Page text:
On Death and Dying

Death is an essential part of conflict, and in some way all games rely on conflict to tell a story. As such, it’s no surprise that death is a major component of almost every game – even those without fail states often use death in some way.


I plan to start all future posts with a reminder of your mortality.

Like last time, I plan to spend most of this post bitching about things I don’t like in games. In this case, it’s how many of them handle death and dying. Most games lead you along a strict linear narrative, even giving you some real influence over the plot, then you die. Tough shit. Narrative broken. Try again.

This is jarring, annoying and extremely counter-productive. It’s true that many games rely on a fail-state to enhance or create challenge, but dying really, really sucks. Most of the time.

To anybody who knows a thing about games, you won’t be surprised to see me mention Dark Souls. (And Demon’s Souls, and Bloodborne). This game used death as a major component, both as a mechanic and as a part of the narrative. You play as the “cursed undead” – someone who can’t really die, but loses their mind a bit each time they’re “killed”.

Mechanically, death is the core of the entire game. It all boils down to trial and error – you explore, you die, you repeat. Or if you play like me, you die, you die, you explore a tiny bit, then you die a few more times. It sounds a hell of a lot more frustrating than it is, but when death is cleverly worked into a game, the entire product is better off as a result.

I’m not trying to claim that similar death mechanics would work in every game, though I wish more would make a decent effort to change how death works. Whether we like it or not, games are still largely stuck in the arcade era where death was a way to force the player to insert more coins. I often wonder how games would change if they’d started on home consoles, though I imagine if they were much improved I’d just complain about something else.

This is especially jarring in difficult sections during narrative-heavy sequences. I enjoyed the Uncharted games, as well as The Last of Us, but dying was awful. It wasn’t something the team had considered at all, because they just went with what every other game does – you restart at a checkpoint. This problem is especially evident in narratively-driven games.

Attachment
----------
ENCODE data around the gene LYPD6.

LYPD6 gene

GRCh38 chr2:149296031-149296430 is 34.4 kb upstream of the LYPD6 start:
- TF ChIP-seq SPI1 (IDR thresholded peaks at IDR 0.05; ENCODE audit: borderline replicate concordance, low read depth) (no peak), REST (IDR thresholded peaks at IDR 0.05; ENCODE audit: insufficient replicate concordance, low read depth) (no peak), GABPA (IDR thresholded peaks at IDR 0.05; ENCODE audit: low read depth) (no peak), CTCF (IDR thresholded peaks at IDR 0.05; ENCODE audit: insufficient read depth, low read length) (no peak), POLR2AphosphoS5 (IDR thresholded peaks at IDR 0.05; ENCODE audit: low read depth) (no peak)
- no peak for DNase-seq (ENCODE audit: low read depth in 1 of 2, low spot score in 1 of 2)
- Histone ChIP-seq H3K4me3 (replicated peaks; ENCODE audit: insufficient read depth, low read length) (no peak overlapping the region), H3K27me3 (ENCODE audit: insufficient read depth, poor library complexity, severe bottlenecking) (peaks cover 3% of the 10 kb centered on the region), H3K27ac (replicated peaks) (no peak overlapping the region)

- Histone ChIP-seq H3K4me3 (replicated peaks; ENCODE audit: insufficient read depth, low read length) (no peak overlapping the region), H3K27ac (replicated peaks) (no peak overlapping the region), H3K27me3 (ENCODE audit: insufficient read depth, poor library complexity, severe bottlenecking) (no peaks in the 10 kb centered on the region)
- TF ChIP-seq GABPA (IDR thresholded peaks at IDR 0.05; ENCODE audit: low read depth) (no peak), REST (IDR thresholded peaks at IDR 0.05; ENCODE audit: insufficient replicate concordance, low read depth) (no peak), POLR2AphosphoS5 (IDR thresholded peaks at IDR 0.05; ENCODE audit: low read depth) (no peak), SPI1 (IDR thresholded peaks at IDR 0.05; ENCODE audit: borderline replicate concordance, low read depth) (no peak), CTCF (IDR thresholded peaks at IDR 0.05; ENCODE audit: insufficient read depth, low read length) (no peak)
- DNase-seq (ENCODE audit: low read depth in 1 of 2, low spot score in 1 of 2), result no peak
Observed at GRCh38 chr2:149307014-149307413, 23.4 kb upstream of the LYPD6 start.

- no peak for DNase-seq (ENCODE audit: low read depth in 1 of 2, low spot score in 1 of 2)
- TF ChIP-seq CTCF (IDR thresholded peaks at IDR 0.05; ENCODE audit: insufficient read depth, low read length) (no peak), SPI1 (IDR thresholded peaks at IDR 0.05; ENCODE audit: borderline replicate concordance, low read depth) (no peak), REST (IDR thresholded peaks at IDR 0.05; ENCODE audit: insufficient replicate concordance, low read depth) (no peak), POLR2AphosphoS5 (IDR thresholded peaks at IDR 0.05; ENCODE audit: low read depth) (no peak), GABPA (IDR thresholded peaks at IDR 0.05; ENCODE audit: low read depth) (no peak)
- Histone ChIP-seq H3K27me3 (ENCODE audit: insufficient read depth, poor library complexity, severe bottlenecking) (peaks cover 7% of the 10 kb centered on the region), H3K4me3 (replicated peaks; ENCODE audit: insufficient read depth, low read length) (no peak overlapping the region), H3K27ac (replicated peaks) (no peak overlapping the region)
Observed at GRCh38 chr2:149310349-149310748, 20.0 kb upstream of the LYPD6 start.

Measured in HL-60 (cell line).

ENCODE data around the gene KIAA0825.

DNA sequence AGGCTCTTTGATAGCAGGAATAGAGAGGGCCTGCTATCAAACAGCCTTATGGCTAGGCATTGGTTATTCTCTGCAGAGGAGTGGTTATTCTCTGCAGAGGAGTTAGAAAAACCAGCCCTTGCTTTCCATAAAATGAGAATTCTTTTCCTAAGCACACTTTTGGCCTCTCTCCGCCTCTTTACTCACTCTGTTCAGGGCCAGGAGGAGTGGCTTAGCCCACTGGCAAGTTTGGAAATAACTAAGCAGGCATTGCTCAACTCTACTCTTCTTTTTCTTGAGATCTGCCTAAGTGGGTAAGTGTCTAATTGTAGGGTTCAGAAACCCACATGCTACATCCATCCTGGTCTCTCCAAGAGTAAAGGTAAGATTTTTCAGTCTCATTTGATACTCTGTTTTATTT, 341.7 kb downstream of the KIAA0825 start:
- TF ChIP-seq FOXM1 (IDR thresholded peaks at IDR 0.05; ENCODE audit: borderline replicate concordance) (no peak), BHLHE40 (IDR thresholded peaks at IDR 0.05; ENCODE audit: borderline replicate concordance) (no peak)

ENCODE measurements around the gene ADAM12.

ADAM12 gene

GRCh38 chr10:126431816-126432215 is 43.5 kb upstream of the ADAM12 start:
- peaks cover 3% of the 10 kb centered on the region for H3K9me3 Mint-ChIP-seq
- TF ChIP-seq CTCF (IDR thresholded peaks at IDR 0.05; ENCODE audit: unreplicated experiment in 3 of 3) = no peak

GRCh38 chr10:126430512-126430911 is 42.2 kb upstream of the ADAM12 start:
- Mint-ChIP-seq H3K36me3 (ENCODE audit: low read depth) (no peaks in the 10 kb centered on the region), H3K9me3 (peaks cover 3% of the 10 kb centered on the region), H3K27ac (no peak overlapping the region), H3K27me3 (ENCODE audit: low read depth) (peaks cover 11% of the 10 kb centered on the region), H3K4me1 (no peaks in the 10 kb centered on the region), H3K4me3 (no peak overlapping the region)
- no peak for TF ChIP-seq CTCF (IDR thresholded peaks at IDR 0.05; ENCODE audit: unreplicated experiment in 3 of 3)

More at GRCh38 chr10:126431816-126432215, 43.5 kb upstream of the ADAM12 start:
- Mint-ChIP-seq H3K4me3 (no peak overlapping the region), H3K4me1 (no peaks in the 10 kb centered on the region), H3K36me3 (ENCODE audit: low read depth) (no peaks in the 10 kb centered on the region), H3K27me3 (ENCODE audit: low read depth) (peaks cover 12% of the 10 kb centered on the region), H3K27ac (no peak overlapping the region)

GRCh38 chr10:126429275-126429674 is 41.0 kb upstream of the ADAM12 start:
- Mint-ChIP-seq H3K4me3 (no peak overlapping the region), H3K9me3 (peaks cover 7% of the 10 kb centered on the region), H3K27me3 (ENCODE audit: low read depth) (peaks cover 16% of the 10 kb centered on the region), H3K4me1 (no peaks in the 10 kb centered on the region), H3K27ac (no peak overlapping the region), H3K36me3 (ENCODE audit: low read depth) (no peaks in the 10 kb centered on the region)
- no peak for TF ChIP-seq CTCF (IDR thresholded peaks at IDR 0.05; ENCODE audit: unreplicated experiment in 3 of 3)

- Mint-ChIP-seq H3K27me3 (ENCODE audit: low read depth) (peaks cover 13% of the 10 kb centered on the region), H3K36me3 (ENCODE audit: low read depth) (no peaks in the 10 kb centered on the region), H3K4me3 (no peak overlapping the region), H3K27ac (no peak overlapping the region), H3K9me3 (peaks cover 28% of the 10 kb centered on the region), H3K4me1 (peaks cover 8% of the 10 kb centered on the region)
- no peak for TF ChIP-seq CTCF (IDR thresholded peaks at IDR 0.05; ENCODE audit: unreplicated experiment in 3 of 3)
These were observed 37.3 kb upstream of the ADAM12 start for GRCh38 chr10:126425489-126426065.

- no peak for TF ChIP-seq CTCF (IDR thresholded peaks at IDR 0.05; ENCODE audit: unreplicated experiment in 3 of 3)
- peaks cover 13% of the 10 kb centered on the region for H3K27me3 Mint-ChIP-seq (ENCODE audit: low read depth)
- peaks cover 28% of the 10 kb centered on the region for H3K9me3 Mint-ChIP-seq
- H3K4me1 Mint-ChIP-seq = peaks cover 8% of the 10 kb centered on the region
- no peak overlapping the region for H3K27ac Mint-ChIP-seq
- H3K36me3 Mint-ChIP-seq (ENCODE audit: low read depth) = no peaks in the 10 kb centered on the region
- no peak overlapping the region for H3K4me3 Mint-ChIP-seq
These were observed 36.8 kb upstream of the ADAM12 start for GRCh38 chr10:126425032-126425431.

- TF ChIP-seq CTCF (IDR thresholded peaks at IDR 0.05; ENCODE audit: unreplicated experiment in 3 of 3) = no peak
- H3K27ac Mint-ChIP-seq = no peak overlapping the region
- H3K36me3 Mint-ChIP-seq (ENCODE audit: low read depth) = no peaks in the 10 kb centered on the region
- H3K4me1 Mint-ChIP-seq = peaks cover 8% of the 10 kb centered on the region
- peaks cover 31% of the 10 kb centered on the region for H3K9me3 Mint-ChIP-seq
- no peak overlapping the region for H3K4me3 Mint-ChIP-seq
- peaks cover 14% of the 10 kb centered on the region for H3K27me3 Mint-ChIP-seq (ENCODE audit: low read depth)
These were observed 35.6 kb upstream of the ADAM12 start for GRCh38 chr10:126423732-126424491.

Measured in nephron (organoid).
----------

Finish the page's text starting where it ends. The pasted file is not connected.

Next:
Some games do make an effort to change things up, like the aforementioned Souls series, or Heavy Rain. In Heavy Rain, a character dying was permanent. This doesn’t mean that you’d restart the entire game again if you died (as you would in say, Hardcore mode in Diablo); rather, the story would continue despite that character’s death.


Regardless of what you think about Heavy Rain, you have to admit it was pretty neat. I can’t recall more intense action scenes, precisely because the narrative wasn’t going to ignore my failures. Sure, I could reload and bitch my way around it, but that would defeat the point. Death wasn’t a punishment, it was a result. Admittedly Heavy Rain disguised some potentially lethal situations by letting the character live despite failing, but if you weren’t aware of this the entire game was exciting and often tense.

Having briefly mentioned it, I think it’s only fair to talk a bit more about games with a “Hardcore” mode, in which death is permanent. This means that if you die your character is gone for good – no reloading, no reviving, nothing. You can sink 100 hours into building up your character only to have them trip on an imp and impale themselves, and that’s it.

This definitely makes the action more exciting and involved, but only because it makes actually dying all the more frustrating. In my mind, this isn’t a real fix to the problem – it’s a simple brute force work around. By making dying even worse, they make living that much more interesting.

Admittedly, there’s no easy fix. Interesting death mechanics are very difficult to create (apparently), and just slapping them into existing genres or templates isn’t likely to work. I may take the time to come up with some interesting ways that games can handle death and post them here, but until then – leave any ideas or thoughts in the comments.


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